Letters, Nov. 16, 2017

Nov 16, 2017

Abiding love

On a cold December night in 1986, we drove to Belfast in a borrowed pickup truck, moving the first load of our furniture to a new apartment. The truck wouldn’t start after a stop at Mullen’s Country Store (now Jerry’s Hardware), and so my wife Gail and I and our 18-month-old daughter were stranded.

A couple of women took pity on us, and drove us to our new apartment, and gave us unsolicited but appreciated advice: Get the truck fixed at East Side Garage. Walter Ash, and his then partner and brother-in-law, Gene Webber, were honest and would take care of us, they said.

For the next 30 years, we’ve been patronizing the shop, now run by Walter’s son.

Being honest in business and personal dealings is more rare and valuable than you might think. But Walter’s integrity and the contributions he’s made to our community go deeper.

Another story: In the summer 1990, a progressive City Council was considering selling the city-owned railroad. At a Monday night meeting on July 3, things got heated, and Walter, who was president of the railroad board, uncharacteristically rose from his seat in a heated exchange with Councilor Steve Swayze. The crescendo came with Walter telling Steve he ought to consider resigning.

The next day, the Fourth of July, Steve was at the city pier, trying to get a balky boat engine started. Who climbed onto the deck to help? Walter Ash.

As councilor and mayor, Walter has joked that he’s the “last of the Mohicans,” the lone Belfast native. But he’s never been bitter about the changes the city has seen with the influx of folks like me. In fact, he’s been able to listen to both his conservative East Side neighbors and folks like me, and his votes have followed sense, not ideology.

Walter’s integrity carried him three times to the State House as a legislator. During one campaign, his challenger, the late Jerry Savitz, wrote a letter to this paper urging voters to choose him over Walter. Win or lose, though, Jerry said he would continue have his fleet of Audis serviced at Walter’s shop.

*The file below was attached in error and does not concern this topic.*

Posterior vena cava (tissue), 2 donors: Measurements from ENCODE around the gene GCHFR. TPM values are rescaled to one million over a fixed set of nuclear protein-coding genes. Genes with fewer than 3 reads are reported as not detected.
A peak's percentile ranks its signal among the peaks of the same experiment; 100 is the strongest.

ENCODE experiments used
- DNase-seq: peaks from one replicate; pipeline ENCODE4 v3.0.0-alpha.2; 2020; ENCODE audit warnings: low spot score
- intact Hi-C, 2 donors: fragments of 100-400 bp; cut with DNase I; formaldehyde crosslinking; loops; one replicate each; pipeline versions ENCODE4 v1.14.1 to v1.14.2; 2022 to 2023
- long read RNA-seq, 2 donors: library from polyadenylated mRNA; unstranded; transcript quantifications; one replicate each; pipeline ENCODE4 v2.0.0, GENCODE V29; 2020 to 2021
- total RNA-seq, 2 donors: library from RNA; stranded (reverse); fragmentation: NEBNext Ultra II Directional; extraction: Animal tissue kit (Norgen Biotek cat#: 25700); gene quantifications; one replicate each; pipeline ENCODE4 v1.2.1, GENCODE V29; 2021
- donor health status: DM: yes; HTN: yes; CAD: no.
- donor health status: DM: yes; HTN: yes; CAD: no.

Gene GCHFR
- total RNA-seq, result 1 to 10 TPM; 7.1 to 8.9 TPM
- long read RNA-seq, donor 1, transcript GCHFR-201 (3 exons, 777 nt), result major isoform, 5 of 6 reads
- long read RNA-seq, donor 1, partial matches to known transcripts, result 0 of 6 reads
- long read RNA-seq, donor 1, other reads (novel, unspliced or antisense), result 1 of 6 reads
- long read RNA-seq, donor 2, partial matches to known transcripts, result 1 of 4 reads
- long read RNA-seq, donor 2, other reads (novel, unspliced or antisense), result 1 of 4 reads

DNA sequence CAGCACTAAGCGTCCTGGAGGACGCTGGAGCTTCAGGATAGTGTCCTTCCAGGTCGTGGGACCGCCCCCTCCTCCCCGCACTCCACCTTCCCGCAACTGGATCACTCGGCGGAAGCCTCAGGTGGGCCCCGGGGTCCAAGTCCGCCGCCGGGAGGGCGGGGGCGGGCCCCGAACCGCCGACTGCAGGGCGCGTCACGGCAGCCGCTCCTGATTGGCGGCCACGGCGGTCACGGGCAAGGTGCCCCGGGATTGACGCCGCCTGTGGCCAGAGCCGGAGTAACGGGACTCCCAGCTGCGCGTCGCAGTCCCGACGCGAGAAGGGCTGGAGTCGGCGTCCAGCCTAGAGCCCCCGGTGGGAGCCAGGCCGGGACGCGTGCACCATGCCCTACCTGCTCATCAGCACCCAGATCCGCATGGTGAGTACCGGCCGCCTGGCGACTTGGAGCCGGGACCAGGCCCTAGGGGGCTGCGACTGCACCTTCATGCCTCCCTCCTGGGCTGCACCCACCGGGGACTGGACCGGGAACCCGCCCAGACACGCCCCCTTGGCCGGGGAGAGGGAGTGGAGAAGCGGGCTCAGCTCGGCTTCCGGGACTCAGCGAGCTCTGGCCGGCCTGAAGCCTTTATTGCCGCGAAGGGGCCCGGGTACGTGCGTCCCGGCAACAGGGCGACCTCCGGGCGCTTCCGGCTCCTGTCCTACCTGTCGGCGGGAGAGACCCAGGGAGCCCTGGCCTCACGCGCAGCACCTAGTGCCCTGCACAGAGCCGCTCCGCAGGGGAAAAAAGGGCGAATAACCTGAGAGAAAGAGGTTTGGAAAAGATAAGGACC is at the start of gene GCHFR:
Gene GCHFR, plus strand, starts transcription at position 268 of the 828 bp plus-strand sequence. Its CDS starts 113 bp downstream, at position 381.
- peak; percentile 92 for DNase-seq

Samantha Paradis will do a great job as our mayor. I like that she sees our community through young eyes, because the changes we need must appeal to her generation. But she would do well to remember Walter’s fine example of an honest, open mind, and easy, thoughtful manner with people, and an abiding love of his town.

Tom Groening


Steadfast service

Thank you, Mayor Walter Ash, for your work and dedication to the citizens of Belfast. In the true sense of a servant-leader, you focused primarily on the growth and well-being of people and our community. You served our city and state with distinction and with love for decades, always judging issues based on what was best for us and our community.

Too often these days, our elected representatives allow their political party or self-interests to shade their views. Whether at the State House in Augusta or the City Hall in Belfast, you put principles above politics; your interest was always what was best for the people you served. As mayor, you were able to remember the past, improve the present and see the future.

We will miss your thoughtful approach to city government and your servant leadership. Thank you for your steadfast service to us all.

David Dancy


Not first

Being a fourth-generation Belfast person going back to about 1840, shall we say I consider myself an amateur historian? Although I'm now from "Away," living in Northport, I feel compelled, if nothing else, to correct an article on the front page of last week’s Journal. Not to discredit the newly elected mayor, but she is not the first non-heterosexual mayor of Belfast to be elected.

The article mentioned that Foster Small was the second-youngest mayor of Belfast. Dr. Foster Small probably was the first non-heterosexual mayor, the difference perhaps being that it was not publicized at the time of his tenure.

Peter Clifford


New equipment

Belfast Area Children’s Center and Starrett Children's Center were desperately in need of new playground equipment as it was 27 years old and in need of replacement. A capital campaign was launched in the spring to raise a total of $35,000, which includes a $15,000 match from the Unity Foundation, to purchase new equipment for the centers. The community pulled together with donations and met the challenge as of Sept. 30.

With the outdoor learning centers being such a crucial part of the curriculum and the children at the centers having limited playground choices, this was no small undertaking as BACCS is a nonprofit organization. The old structures have been disassembled, new equipment ordered and installed at the beginning of November.

We would like to offer our thanks to the community and Unity Foundation for the support.

Gina Madden, Director, Belfast Area Children’s Center

Linda Stec, Director, Starrett Children’s Center Director

Auction thanks

We wish to thank the supporters who made it possible for use to hold our annual auction, including the Tarratine Club, donors of auction items and the people who attended the auction.

Waldo County Triad

Window Dressers